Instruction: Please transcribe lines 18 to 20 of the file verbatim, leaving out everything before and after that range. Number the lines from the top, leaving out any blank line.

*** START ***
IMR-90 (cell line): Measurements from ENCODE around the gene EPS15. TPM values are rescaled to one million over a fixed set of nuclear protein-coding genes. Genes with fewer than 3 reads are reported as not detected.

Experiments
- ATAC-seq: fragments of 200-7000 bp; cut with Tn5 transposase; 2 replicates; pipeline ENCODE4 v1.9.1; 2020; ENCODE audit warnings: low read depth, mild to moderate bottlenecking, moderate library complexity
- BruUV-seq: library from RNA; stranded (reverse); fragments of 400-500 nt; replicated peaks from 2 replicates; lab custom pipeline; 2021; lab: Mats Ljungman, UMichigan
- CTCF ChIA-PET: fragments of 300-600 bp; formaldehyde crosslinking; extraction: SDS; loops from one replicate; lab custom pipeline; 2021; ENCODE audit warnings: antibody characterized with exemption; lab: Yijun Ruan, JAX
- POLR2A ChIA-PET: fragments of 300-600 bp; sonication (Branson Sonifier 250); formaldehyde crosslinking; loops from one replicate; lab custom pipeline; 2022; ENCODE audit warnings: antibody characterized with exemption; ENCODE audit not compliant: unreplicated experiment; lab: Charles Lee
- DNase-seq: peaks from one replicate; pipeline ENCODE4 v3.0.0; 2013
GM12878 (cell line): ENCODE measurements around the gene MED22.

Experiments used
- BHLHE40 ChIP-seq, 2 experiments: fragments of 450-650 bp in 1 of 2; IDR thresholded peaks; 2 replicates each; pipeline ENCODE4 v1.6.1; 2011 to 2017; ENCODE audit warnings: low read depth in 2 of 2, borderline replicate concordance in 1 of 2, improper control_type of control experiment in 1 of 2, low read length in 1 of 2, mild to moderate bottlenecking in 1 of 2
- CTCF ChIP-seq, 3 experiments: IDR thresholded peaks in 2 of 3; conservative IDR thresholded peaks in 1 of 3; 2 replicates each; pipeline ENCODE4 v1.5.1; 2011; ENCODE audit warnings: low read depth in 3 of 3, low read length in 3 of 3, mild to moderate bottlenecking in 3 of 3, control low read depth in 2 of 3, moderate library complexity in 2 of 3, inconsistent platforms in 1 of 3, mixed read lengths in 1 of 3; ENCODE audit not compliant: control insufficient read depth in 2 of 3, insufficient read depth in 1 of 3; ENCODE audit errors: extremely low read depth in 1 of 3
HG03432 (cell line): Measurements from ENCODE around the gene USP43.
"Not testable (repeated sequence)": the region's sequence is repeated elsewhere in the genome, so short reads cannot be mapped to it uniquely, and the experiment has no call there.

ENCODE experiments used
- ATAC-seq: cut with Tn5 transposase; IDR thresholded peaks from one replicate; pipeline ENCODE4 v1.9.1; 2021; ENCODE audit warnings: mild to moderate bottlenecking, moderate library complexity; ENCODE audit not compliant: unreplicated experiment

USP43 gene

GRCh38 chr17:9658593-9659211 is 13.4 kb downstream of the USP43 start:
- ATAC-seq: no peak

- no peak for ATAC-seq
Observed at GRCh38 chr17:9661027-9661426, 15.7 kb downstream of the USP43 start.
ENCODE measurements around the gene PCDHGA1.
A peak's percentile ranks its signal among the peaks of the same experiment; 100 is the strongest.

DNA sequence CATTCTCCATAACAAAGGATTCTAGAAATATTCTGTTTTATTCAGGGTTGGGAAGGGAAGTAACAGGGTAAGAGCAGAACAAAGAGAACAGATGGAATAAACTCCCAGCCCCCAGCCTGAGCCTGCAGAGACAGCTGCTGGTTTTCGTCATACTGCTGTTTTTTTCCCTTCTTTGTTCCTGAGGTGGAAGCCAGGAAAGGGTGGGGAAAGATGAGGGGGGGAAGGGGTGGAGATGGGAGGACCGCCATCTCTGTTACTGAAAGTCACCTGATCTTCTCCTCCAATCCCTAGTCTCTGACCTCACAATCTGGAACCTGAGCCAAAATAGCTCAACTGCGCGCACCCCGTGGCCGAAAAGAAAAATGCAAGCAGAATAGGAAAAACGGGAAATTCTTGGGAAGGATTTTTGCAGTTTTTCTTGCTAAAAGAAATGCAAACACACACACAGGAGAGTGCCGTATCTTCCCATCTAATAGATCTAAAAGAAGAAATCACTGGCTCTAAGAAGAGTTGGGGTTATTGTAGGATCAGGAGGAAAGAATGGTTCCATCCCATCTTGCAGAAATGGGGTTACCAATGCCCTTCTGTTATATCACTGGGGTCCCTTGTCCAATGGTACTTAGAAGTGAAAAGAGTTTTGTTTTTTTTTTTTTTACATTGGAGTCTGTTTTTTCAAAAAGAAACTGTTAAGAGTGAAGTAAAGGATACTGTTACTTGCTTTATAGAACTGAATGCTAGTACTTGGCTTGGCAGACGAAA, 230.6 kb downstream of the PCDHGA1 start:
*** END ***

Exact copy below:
- ATAC-seq: no peak

- no peak for ATAC-seq
Observed at GRCh38 chr17:9661027-9661426, 15.7 kb downstream of the USP43 start.